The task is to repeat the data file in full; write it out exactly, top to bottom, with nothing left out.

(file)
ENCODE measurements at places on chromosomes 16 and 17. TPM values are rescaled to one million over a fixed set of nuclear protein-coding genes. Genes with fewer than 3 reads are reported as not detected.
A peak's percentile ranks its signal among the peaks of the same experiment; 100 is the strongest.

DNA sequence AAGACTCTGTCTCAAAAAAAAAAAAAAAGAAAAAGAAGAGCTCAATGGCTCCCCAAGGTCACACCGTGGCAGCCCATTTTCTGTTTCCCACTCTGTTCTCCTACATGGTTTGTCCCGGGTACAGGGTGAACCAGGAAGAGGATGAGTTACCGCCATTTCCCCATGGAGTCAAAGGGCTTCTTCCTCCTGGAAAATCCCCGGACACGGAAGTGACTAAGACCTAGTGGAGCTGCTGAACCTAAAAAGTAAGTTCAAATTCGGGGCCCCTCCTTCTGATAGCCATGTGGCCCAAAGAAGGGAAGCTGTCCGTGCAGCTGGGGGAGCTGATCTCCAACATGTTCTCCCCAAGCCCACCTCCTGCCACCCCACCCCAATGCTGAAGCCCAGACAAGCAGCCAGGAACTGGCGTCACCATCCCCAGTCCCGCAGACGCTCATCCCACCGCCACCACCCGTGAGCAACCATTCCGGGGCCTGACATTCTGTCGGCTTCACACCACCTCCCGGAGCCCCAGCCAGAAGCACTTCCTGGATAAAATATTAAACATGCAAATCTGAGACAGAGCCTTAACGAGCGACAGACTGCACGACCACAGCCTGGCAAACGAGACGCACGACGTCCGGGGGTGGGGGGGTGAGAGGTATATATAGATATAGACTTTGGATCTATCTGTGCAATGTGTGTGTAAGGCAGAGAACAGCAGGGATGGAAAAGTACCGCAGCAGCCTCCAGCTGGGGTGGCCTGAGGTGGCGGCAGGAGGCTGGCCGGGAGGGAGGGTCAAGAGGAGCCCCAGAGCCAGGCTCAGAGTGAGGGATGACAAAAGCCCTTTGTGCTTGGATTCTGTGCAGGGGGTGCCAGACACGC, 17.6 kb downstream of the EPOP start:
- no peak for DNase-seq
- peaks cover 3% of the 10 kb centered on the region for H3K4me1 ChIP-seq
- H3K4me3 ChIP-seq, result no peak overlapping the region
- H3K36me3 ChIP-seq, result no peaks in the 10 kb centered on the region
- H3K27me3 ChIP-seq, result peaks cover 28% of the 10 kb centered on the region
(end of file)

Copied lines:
ENCODE measurements at places on chromosomes 16 and 17. TPM values are rescaled to one million over a fixed set of nuclear protein-coding genes. Genes with fewer than 3 reads are reported as not detected.
A peak's percentile ranks its signal among the peaks of the same experiment; 100 is the strongest.

DNA sequence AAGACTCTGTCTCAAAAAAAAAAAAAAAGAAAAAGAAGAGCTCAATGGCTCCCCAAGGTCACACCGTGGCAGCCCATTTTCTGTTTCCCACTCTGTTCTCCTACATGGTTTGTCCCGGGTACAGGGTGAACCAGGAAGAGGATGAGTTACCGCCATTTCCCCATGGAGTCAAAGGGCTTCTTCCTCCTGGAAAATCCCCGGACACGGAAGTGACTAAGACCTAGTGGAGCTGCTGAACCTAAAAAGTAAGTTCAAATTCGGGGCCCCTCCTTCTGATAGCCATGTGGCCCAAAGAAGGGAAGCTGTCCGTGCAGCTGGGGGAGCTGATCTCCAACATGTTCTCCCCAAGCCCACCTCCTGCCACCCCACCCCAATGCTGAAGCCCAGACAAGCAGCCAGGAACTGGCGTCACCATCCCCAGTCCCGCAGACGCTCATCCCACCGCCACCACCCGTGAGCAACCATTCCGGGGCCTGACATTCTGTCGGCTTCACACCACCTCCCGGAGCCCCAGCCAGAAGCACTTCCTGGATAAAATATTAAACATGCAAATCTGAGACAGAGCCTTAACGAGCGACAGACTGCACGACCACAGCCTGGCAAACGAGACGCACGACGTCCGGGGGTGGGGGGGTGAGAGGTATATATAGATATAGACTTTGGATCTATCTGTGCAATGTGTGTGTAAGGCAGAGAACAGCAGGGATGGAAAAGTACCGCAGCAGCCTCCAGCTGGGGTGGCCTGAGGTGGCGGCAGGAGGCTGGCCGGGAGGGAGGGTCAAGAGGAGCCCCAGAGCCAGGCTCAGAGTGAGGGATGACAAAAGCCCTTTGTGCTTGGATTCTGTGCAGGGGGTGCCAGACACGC, 17.6 kb downstream of the EPOP start:
- no peak for DNase-seq
- peaks cover 3% of the 10 kb centered on the region for H3K4me1 ChIP-seq
- H3K4me3 ChIP-seq, result no peak overlapping the region
- H3K36me3 ChIP-seq, result no peaks in the 10 kb centered on the region
- H3K27me3 ChIP-seq, result peaks cover 28% of the 10 kb centered on the region